To any working intelligence, Dwayne and I aren’t classical theists. We deny actus purus and its entailments as classically held.

Far on the other end of the theistic spectrum of beliefs is Process theism. If classical theism’s defining center is actus purus (pure act), Process theism can be reduced to the opposite metaphysical claim, namely, that God is processu operis (a “work in progress”). God is “temporal becoming” par excellence. He is the One whose existence and perfections are without remainder historicized, constituted in and as the ever-changing process of ongoing relations with creation, relations which are as consequential and self-constituting for God as they are for the world.

There are theists in both these camps who see these two options as jointly exhaustive of the theistic options. But the vision and burden of this site is to challenge the claim that our theological options are exhausted by these two visions and to suggest that the unchanging perfections of God’s being/existence, those perfections which constitute God’s freedom from creation and creation’s utter gratuity, are absolutely to be maintained, but that these perfections need not be viewed as threatened by temporal experience per se (if carefully stated), but then also to suggest that these traditional perfections needn’t per se threaten or undermine the sense in which open theists view God as knowing and engaging the temporal world.

It’s all Process, Baby, all the way down

180px-Whitehead_anHaving located the center of “classical” theism as the belief that God is actus purus, that is, the belief that there is no potentiality in God, now would be a fitting time to race to the other end of the spectrum and try to find the center of that theism most unlike the classical view. That opposing view is Process theism.

Process theology grew out of the Process philosophy of Alfred North Whitehead (1861-1947) whose views are explained in his Process and Reality (1929), though when you read it you might prefer “encrypted” to “explained.” Whitehead’s cosmology was further developed and expanded by Charles Hartshorne (1897-2000). Today there exists a good deal of diversity among Process theists, but it’s safe to say that in essentials they all agree. And while it is always risky to boil down something as sophisticated and intricate as Process metaphysics to a few key points, as we move forward our conversation will require us to have on hand the belief or beliefs that form the center around which other Process convictions revolve.

Process theology has been experiencing somewhat of a revival. There are many online summaries and several book surveys that are far more user-friendly than Whitehead’s Process and Reality. Bob Cornwall has a nice brief summary here. Check out all you can. And in the meantime, allow us to post a short summary of our own:

Points of Process —

  • The most fundamental thing about reality is that it is a process of becoming, a process the smallest constituents of which (called “actual occasions”) are events (or “drops”) of experience.
  • Every “actual occasion” is in some minimal sense free, creative and self-determining.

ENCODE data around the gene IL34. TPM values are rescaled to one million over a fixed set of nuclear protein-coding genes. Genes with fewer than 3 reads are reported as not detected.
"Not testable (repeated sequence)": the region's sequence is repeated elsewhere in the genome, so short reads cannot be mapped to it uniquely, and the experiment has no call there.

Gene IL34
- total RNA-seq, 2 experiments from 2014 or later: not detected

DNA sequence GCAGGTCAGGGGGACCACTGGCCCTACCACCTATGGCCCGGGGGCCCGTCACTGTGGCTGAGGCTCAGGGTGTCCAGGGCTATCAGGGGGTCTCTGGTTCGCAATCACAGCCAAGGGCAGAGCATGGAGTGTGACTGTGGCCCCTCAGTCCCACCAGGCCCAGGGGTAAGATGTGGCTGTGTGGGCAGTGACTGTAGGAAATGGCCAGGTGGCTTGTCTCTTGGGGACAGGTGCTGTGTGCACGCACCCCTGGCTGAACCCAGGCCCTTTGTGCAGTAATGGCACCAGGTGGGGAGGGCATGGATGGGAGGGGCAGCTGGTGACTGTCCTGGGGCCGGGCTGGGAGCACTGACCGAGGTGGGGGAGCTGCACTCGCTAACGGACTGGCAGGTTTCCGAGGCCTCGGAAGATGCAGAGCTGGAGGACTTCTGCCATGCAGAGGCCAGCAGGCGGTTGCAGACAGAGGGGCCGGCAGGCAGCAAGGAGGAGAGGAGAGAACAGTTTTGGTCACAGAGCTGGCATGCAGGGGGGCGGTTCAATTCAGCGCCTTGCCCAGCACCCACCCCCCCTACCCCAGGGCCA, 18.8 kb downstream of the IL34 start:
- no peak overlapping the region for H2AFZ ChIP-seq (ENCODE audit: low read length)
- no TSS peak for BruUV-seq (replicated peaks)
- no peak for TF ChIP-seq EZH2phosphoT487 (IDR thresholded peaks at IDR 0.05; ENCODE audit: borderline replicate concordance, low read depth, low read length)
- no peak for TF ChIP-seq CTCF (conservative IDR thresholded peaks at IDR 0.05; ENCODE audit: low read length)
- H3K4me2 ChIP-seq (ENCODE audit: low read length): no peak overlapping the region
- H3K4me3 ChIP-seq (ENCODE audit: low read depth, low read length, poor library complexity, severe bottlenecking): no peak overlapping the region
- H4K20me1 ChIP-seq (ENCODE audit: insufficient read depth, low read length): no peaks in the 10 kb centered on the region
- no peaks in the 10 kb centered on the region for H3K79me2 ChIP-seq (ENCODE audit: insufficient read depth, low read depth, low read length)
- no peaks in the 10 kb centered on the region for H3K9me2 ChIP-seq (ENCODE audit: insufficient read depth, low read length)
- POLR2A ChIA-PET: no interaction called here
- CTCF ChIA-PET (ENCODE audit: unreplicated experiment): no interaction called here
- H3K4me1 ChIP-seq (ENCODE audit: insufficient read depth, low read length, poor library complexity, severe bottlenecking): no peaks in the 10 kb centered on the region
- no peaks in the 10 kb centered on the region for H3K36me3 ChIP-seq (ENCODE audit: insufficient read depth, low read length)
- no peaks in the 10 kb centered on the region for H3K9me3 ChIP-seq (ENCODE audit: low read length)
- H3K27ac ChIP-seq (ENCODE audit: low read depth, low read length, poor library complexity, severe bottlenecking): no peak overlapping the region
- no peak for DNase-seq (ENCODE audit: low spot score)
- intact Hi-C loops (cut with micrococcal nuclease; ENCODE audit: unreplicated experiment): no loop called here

• God’s role in the process of the world’s becoming is to define the optimal outcome for every actual occasion with an initial aim. This aim is that occasion’s highest value, its most beautiful version of itself possible in that particular moment.
  • God “lures” or “persuades” (never coercing or determining) every occasion toward this aim.
  • God, like all existing entities, is in a process of becoming. God takes into his experience all the process of the universe, defining the aims and perfection of all entities and assimilating the increasing diversity of the world’s becoming. Thus God’s actuality (his actual experience) is co-constituted with the world and is improved upon (i.e., made more ‘valuable’, for value grows with increasing diversity) as God harmonizes the world’s growing complexity.
  • The God-world relation is a necessary and essential one. The material universe (or some universe[s]) exists eternally in God.

duchampdescendingThere is much more to Process that we cannot here discuss. But perhaps we could boil this down with a famous comment of Whitehead’s that reveals what we think is as good a candidate for being the defining center of Process as actus purus is for classical theism. Whitehead commented, “God is not to be treated as an exception to all metaphysical principles, invoked to save their collapse; he is their chief exemplification.” In other words, God and world together constitute a single ontology between them, a single “order of content and explication.” No ontological distinction between divine and created being per se, no categorical transcendence of creation, no “analogical moment” for David Hart. There is instead only a singular ‘being’ possessed by both God and the world.

If “classical” theism’s center is actus purus, a view which holds God’s self-constituting perfections to be utterly free and independent of creation, a God in whom there is no unfulfilled potential and thus no “process” whatsoever to speak of, we can say Process theism makes the opposite claim — that God’s existence and perfections are thoroughly historicized, constituted in and as the ever changing process of God’s ongoing relationship with the universe, a relationship which is as consequential for God as it is for the world.

Consequences follow from such a view just as inevitably as from classical theism, chiefly regarding the triune nature of God (Process doesn’t require a trinity and struggles to account for its necessity where it is affirmed), Christology, and eschatology. But these points will require more attention as the discussion moves on..

(Pictures here and here.)